Several factors can contribute to skin barrier damage:
- Age: As we get older and the skin suffers more wear and tear, the barrier is more likely to suffer some damage.
- Aggressive skincare: Using harsh cleansers, exfoliating agents, and aggressive peels too often can harm rather than help the skin barrier, damaging the healthy cells and causing microtears in the skin. Skincare products that are formulated with harsh ingredients, such as drying alcohol, synthetic fragrances, sulfates, or harsh essential oils, can strip the skin of its nutrients, damaging the skin barrier. Using too many products can do the same.
- Detergents and soaps: Whatever touches your skin affects it. Detergents and soaps that you use every day may be damaging your skin if they are too harsh or if they are not properly pH-balanced.
- Environmental assaults: Excessive exposure to the sun (UV rays), high levels of pollution, harsh weather (cold air and wind), dry indoor air (created by air-conditioning or heat), and other environmental factors can damage the skin barrier over time.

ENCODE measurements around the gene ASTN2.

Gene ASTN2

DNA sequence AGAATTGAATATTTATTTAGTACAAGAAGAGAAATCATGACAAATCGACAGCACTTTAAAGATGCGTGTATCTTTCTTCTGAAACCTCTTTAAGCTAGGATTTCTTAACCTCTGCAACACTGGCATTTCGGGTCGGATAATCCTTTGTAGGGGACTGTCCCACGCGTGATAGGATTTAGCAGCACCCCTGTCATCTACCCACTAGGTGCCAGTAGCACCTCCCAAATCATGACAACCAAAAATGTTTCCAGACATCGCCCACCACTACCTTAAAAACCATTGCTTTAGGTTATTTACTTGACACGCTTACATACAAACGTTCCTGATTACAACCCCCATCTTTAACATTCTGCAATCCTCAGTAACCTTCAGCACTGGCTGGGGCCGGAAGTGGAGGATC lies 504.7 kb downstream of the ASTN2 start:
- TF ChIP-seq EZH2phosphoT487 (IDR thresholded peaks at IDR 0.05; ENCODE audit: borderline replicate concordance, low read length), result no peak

- Genetics: Some people have health conditions that weaken the skin barrier. Eczema is one of the most common of these. Psoriasis and rosacea are two other common ones.
- Stress: Scientists have discovered a powerful connection between stress and damaged skin. When you’re stressed, the body releases hormones that can damage this important outer layer. In a 2018 study, researchers found that psychological stress had clear and observable negative effects on the skin barrier, whereas relieving that stress improved barrier function.
Steps to Skin Barrier Repair
If you’re noticing signs of a damaged skin barrier, it’s time to take action. The following steps can help you repair the damage and bring skin back to its healthy, glowing self.
1. Simplify Your Skincare Routine
Go back to the basics of cleansing, toning, and moisturizing. Ditch all the other steps for now and give your skin a break.
Take a good hard look at the skincare products you’re using. Get rid of products with astringents like alcohol and witch hazel. Avoid foaming cleansers and choose cream-based ones instead. Ditch the formulas with petrolatum, sulfates, and silicones, and choose instead only formulas that have good-for-your-skin ingredients. Some to look for: glycerin, hyaluronic acid, oils rich in fatty acids (olive, jojoba, rosehip seed, sunflower, etc.), ceramides (which are lipids), and antioxidants (vitamins C, E, B3, turmeric, others).
Our CV Skinlabs products are all made to help heal the skin barrier:
- Rescue + Relief Spray: Replace your alcohol toner with this gentle toning and renewing spray. It helps soothe the itching, burning, and irritation that comes with a damaged skin barrier, while imparting instant moisture to hydrate and cool.